I guess what I'm expecting is to just extend my free fuel options. If I can scrounge all spring, summer and early fall to get enough fuel for half the winter for free then I'm happy with that. If I could get enough for the whole winter then I'd be thrilled. I'm not sure if I'd want my house smelling like french fries all the time though. Swizzle
About the drip: I've heard someone filled the bottom of a stove with big nails. In such a way that the oil do spread over it in order to evaporate it. There's still the problem how to start the thing. Maybe with a blow torch?
Post by swizzlenutz on Nov 6, 2009 16:35:49 GMT -5
Now that you mention it I think I saw one on mother earth news where the guy used bolts. That's the type of stove that needs to burn really hot or you get a lot of nasties in the air. I think a rocket stove might be able to hit those higher temps but there's no telling how long it would take to warm it up that much. Each stove would be different. He did mention in his first attempts that the bolts would get so nasty with some type of build up that he would have to buy new bolts or really work at getting them clean to re-use. I'll see if I can find the article again. Swizzle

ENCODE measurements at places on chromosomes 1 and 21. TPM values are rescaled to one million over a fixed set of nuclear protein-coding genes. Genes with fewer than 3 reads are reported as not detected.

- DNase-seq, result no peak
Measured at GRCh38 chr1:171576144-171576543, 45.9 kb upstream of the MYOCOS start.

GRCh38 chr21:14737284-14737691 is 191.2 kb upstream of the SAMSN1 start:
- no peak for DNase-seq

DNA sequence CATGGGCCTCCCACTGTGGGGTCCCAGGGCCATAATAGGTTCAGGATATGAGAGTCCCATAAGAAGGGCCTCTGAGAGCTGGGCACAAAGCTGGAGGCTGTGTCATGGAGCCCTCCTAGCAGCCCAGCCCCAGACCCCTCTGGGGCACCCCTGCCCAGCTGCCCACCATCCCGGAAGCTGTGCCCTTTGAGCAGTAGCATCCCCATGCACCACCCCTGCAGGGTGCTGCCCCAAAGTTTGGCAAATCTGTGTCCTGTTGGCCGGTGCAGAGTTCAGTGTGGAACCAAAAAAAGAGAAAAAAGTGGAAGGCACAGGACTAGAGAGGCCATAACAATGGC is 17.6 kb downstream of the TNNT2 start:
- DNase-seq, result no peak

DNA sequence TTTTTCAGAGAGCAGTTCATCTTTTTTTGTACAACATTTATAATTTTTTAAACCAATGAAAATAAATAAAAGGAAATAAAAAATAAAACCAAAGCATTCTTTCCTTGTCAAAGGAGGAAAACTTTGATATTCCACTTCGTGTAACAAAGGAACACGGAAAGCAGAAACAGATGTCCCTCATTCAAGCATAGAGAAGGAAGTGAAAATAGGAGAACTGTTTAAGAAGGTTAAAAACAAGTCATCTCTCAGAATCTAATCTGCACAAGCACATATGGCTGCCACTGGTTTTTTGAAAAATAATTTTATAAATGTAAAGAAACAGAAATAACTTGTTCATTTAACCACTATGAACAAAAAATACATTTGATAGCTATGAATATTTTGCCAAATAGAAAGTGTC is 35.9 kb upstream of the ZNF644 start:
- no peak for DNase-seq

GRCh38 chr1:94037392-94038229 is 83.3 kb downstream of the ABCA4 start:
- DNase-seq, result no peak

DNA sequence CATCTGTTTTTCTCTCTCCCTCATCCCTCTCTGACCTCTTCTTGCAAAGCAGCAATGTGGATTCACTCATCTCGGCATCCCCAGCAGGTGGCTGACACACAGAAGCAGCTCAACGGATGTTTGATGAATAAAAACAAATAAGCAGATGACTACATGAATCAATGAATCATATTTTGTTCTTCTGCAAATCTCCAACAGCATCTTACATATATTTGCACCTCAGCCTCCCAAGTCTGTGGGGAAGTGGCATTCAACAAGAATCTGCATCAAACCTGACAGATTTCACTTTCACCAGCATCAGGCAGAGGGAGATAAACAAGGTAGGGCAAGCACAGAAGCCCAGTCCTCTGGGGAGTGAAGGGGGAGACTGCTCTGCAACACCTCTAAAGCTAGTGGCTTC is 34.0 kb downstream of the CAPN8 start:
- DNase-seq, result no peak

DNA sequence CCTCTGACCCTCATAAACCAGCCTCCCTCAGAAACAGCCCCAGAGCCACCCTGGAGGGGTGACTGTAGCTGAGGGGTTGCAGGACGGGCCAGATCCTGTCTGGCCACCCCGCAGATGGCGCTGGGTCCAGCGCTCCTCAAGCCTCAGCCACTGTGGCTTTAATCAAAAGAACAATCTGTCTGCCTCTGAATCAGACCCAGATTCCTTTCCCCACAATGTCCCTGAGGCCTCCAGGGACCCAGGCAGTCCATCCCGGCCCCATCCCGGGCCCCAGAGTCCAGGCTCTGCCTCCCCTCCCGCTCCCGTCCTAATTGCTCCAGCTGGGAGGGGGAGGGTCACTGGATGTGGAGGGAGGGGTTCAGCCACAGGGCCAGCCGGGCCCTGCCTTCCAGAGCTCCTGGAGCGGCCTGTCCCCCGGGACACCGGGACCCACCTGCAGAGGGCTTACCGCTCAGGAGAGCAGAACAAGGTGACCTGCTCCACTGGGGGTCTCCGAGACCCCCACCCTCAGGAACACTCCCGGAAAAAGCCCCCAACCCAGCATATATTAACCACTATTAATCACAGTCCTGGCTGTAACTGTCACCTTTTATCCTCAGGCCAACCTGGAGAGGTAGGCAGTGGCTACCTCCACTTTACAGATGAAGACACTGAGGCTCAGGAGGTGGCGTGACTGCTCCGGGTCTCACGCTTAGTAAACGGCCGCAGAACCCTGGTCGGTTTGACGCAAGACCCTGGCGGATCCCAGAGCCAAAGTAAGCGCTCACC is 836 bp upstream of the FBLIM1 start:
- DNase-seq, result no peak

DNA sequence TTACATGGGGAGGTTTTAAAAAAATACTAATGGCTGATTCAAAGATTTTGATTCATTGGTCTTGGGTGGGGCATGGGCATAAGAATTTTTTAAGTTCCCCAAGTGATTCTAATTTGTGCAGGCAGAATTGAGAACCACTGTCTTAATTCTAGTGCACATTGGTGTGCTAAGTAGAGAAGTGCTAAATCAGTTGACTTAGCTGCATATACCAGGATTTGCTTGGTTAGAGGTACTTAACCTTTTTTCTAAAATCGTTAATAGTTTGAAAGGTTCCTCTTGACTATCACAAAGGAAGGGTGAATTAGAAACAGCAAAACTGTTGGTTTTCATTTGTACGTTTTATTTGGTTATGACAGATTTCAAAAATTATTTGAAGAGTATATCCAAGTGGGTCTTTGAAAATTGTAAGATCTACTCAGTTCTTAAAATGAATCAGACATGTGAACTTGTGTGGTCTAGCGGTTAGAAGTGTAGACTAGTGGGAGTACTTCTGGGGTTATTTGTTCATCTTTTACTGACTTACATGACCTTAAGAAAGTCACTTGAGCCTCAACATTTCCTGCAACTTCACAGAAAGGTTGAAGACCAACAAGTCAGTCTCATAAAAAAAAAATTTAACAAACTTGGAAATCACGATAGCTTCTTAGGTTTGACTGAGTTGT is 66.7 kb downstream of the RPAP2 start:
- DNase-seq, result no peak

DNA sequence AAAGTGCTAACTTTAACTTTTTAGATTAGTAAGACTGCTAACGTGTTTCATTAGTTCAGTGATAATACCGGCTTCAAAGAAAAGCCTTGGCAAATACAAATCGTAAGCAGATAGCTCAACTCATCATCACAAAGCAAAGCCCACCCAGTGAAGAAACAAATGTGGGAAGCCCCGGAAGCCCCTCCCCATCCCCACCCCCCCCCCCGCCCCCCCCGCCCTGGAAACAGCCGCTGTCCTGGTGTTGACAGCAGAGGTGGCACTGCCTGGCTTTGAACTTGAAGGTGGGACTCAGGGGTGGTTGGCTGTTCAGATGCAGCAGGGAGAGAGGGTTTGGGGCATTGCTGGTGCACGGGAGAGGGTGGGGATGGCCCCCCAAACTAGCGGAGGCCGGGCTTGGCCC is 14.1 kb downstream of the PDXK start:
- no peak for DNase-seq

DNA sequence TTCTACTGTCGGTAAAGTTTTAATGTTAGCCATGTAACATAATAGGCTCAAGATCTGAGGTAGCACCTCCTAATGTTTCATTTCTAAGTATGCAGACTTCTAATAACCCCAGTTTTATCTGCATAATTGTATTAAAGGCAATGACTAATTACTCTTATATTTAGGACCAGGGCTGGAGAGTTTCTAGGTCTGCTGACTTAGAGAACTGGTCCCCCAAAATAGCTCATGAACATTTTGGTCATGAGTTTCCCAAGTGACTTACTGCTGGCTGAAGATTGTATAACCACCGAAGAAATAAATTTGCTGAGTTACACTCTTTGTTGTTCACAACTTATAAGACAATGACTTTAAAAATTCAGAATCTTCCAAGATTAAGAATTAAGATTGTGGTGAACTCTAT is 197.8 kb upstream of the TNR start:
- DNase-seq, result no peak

Hello, first time posting, just found these forums.
What you're discussing interests me quite a bit. I am going to be building a rocket mass heater in a treehouse soon, and the possibility of burning waste oil would be a huge benefit to me. As my neighbors and I are off-grid, there is quite a bit of used motor oil around from the various generators. Even if I needed to pre-heat the stove with fire, I would be stoked if I could burn this oil.
However, I'm not into covering the tree and my house with black soot, do you think the emissions from this activity would be considerably larger than burning wood?
I'll be watching this thread to see where it goes.